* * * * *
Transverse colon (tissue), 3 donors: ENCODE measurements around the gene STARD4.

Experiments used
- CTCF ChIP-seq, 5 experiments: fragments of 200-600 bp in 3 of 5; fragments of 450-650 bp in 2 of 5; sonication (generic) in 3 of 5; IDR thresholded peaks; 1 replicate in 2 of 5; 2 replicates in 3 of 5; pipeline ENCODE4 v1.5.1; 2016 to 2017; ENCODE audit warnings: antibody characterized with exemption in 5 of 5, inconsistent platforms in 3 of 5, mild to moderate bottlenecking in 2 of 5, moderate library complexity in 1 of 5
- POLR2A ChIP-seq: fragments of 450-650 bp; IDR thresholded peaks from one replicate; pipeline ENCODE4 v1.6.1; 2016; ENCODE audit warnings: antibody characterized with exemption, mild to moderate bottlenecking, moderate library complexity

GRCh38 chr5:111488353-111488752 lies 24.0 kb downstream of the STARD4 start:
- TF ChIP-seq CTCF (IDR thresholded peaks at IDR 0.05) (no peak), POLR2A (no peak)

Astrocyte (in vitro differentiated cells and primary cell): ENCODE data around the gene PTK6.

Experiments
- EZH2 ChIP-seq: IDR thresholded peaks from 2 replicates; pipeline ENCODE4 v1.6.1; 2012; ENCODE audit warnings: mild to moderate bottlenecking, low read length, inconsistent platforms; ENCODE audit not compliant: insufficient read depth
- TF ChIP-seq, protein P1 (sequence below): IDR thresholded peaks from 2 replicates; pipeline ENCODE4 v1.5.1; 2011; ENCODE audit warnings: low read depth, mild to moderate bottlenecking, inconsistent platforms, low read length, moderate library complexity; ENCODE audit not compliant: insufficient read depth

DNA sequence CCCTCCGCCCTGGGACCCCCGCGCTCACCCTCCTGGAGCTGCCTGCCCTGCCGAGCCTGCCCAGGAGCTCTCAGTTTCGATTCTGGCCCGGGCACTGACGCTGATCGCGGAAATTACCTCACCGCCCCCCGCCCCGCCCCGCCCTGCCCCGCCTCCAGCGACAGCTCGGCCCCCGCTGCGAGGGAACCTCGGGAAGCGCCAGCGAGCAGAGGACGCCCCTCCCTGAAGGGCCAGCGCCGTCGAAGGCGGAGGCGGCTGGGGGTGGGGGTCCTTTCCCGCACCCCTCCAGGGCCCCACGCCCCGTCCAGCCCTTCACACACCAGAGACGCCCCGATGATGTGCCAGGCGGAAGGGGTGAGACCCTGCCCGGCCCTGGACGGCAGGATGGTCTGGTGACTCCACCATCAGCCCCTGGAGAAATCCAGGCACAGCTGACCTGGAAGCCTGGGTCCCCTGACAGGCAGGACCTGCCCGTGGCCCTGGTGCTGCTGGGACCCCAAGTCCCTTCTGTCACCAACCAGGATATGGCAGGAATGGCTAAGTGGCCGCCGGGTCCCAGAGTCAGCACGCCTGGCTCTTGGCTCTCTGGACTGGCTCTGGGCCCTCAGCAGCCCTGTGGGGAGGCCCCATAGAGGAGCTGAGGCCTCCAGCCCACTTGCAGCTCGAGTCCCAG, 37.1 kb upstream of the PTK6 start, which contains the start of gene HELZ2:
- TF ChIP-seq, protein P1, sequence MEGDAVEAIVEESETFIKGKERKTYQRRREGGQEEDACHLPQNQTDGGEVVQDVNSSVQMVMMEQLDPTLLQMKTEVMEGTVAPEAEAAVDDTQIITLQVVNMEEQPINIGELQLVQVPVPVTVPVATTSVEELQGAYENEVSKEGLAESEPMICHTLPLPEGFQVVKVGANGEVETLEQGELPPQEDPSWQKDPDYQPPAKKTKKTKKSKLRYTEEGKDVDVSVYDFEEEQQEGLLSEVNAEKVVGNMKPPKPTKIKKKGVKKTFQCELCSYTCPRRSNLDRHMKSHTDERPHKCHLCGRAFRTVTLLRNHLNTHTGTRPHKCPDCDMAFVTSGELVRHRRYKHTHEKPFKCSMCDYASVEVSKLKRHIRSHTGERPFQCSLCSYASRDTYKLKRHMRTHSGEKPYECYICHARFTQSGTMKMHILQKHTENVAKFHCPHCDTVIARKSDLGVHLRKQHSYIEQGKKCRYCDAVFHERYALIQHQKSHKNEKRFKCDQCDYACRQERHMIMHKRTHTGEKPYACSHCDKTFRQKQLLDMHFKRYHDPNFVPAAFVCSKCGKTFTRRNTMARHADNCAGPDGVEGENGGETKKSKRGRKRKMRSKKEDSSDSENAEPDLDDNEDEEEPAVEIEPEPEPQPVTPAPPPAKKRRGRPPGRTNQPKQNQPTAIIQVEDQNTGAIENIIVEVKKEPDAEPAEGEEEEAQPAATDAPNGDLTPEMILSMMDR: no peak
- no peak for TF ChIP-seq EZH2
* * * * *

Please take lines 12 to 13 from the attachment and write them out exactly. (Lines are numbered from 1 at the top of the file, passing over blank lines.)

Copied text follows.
- TF ChIP-seq, protein P1, sequence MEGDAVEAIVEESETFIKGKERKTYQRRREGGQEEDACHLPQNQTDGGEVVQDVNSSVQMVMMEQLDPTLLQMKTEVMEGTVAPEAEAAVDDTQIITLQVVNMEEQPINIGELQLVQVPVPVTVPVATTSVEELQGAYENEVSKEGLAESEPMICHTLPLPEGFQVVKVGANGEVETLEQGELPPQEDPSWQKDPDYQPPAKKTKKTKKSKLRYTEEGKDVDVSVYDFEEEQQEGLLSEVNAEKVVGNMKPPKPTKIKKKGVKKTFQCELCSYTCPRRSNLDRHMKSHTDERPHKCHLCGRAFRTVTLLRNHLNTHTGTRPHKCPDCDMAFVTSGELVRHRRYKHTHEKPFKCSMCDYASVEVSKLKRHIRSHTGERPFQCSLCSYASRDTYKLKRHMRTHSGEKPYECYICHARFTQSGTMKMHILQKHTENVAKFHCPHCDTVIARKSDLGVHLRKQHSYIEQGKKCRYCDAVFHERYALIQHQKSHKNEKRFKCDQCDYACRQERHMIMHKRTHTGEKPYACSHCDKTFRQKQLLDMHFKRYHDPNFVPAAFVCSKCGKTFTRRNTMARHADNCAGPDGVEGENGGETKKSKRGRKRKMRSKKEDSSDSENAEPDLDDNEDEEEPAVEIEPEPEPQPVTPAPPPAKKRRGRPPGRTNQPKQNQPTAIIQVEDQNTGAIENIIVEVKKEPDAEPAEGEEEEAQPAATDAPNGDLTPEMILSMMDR: no peak
- no peak for TF ChIP-seq EZH2